I would serve the Shepherd’s Pie with a green salad and take a cue from Bessie and Miss Temple’s cake kindness and serve tea cakes.  Bronte mentions “seed cakes,” but I found this tea cake recipe in my grandmother’s recipe box so that is what I will use.

1/4 cup blanched whole almonds

1 1/3 cup sifted regular flour

1/4 cup sifted corn starch

1/4 teaspoon mace

3/4 cup butter

1 teaspoon grated lemon rind

1 teaspoon vanilla

4 whole eggs

4 egg yolks

1 cup sugar

Grease and lightly flour a nine inch kugelhof pan or a 9 x 3 inch tube pan.  (Note from daeandwrite:  Kugelhof?)

Arrange almond around the bottom of pan.  Sift together the flour, corn starch and mace.  Melt butter over low heat; cool to lukewarm; add vanilla and lemon rind.  Stir together the whole eggs, yolks and sugar in a large mixing bowl; set bowl over a pan of hot, not boiling water over low heat until eggs are warm — about 15 minutes; stir occasionally to prevent eggs from cooking.

Removel blow from over hot water; beat warm eggs until thick, coll and tripled in volume.  Sprinkle sifted flour mixture over eggs.  Fold in gently, gradually adding melted butter mixture.

Continue folding until all butter disappears.  Pour into prepared pan.  Bake in 350 degree oven until cake is golden brown and plus away from sides of pan, about 50-55 minutes.


Jane Eyre was published in 1847.  Even though Hector Berlioz (1803-1869) was French, I think his passionate music would be a fitting background for a Jane Eyre discussion and in fact his most productive decade coincided exactly with Charlotte Bronte’s writing.   Try the Symphonie Fantastique!


According to there have been about 20 full-length, film productions of Jane Eyre for cinema and television.  Most recently, Michael Fassbender and Mia Wasikowska held forth as Rochester and Jane.  I haven’t been able to bring myself to watch.  Maybe next time there’s a dark and stormy night.

Go forth and read!

Night Film by Marissa Pessl


     She haunts the 583 pages of the book, moving “like an animal,” forever dressed in shiny black boots and a “red coat catching the light behind her, making a vivid red slice in the night.”  This despite the fact that she dies on page one of the narrative.  She is Ashley Cordova, beautiful, prodigal, prophetic Ashley, daughter of reclusive film director Stanislas Cordova.  In the telling of the story of disgraced journalist Scott McGrath’s attempts to revive his career by finding out what happened to Ashley, author Marissa Pessl uses a “multi-media” approach.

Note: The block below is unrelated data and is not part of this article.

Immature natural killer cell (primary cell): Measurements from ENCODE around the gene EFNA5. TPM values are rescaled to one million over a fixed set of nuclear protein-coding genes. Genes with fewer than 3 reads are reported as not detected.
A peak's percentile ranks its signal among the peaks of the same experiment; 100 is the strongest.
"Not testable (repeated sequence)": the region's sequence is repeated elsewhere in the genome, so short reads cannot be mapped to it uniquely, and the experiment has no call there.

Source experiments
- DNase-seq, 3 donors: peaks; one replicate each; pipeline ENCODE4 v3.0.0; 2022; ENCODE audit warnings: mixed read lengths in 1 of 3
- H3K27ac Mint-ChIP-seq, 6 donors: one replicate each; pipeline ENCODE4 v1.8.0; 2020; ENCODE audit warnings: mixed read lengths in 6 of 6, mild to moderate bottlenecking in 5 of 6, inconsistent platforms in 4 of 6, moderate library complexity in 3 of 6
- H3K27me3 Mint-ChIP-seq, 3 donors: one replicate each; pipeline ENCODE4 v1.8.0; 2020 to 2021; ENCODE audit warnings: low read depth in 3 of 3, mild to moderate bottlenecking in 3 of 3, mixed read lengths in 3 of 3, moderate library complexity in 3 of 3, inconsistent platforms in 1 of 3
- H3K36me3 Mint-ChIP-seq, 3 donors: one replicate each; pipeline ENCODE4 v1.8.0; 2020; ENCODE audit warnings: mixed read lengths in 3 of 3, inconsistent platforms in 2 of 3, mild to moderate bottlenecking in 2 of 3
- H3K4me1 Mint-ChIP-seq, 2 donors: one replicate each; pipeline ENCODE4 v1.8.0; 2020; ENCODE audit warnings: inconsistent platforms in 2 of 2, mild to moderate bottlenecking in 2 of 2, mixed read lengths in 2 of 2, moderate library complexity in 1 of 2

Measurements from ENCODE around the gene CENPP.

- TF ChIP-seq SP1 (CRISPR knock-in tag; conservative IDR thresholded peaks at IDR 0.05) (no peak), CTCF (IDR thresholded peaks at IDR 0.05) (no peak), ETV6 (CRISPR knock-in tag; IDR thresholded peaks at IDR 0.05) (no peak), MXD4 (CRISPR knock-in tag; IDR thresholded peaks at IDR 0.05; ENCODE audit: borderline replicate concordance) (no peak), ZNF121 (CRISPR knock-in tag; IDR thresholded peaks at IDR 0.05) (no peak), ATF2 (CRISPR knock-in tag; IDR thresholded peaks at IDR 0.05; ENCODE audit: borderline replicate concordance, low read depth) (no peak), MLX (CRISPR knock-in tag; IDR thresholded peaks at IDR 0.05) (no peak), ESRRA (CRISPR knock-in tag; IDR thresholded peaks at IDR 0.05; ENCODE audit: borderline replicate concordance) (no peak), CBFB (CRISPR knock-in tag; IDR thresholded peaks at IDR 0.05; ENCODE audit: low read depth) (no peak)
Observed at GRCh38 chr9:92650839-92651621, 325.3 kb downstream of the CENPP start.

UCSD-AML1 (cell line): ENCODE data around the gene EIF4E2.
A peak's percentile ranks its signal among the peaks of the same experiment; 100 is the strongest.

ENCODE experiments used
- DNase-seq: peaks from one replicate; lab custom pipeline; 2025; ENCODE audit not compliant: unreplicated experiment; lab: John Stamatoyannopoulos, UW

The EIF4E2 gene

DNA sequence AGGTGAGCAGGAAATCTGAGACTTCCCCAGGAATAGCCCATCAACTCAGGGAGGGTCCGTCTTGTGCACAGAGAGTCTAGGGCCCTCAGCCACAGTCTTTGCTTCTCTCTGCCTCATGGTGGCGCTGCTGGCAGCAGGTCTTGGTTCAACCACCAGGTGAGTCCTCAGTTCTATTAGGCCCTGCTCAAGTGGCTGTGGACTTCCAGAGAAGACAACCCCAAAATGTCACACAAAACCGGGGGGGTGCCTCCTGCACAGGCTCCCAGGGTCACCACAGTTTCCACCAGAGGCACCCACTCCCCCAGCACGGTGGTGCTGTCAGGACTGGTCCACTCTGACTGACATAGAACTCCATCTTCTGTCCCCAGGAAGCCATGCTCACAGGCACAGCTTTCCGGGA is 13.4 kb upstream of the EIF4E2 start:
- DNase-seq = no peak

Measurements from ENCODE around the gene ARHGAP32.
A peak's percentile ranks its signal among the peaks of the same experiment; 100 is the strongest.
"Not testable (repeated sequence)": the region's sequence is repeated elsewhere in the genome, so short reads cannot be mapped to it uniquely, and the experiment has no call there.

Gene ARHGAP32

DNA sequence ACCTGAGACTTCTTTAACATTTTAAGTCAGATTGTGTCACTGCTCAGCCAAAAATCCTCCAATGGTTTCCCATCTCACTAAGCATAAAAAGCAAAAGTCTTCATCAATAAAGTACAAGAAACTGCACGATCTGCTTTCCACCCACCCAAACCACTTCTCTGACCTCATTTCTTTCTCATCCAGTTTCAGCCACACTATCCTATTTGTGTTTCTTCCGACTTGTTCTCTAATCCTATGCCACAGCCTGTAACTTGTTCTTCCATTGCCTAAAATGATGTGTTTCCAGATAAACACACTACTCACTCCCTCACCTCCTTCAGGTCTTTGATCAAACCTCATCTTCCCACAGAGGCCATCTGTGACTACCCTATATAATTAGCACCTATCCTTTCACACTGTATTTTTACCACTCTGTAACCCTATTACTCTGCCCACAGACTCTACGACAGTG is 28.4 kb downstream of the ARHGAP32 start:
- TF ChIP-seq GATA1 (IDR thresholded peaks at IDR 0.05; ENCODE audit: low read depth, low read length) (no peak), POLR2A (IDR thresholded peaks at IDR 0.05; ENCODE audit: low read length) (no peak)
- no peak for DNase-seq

I wasn’t trying to break any boundaries but I wanted to find the best means by which to tell the story. I personally love archives and I love going through old antique stores and looking at old wedding photographs, and old class photos of people in kindergarten in the 1920s. I love looking at the ephemera people leave behind when they’re no longer here. I wanted to bring that feeling to “Night Film” and through those bits and pieces bring Cordova’s world to life. I wanted to make his world really immediate to the reader.

There’s a voyeuristic quality that I think is really compelling to be able to peruse old reports. I definitely went through a lot of old police blogs and read through crime scene reports. It’s absolutely fascinating the level of detail that goes into describing things like the blood spatter pattern and the positioning of the body, it’s absolutely fascinating. In this CSI world, where everyone knows a lot about forensics, it made sense to give that to readers, rather than just telling them about it.


    night filmPessl’s first novel, Special Topics in Calamity Physics, sold 200,000 copies in 2006 and won her a mid-six-figure book advance, which is pretty much miraculous.  (Although as an aspiring novel, one can only hope that lighting does strike twice.)  As an aside, I read Special Topics with a predisposition to not liking it and ended up loving it.  But unfortunately, although at times I enjoyed Night Film, I can’t say the same for it.  It’s received a ton of press, and the film rights have already sold, but as a novel, whatever multi-media frippery may be added, it’s just not that great as a whole.

   Essentially, Night Film is an amalgamation of Eyes Wide Shut, The Shining, Pulp Fiction, Dracula (the one where Gary Oldman roller skates across rooms and up walls), The Shawshank Redemption, the Olivia deHavilland-Joan Fontaine feud, Chinatown and others.  Presumably on the theory that if you stuff all great things into one container the resulting mash-up is also great.  And at times it is.

   One of the key complaints I have about the novel is that so much time is spent describing movies.  Film is a separate medium meant to be experienced as a film.  There’s a reason for that.  They are visual.  It hampers the novel that so much of the reader’s understanding of the novel plot depends upon the author’s description of a set of movies that the reader has no reference to, other than the written information provided by Pessl.  Frankly, the movies don’t sound like anything I would ever care to watch anyway as Pessl describes them all as being a journey through hell.  I’d much prefer that Cameron Diaz Rom-Com Pessl mentions breezily near the end of the book.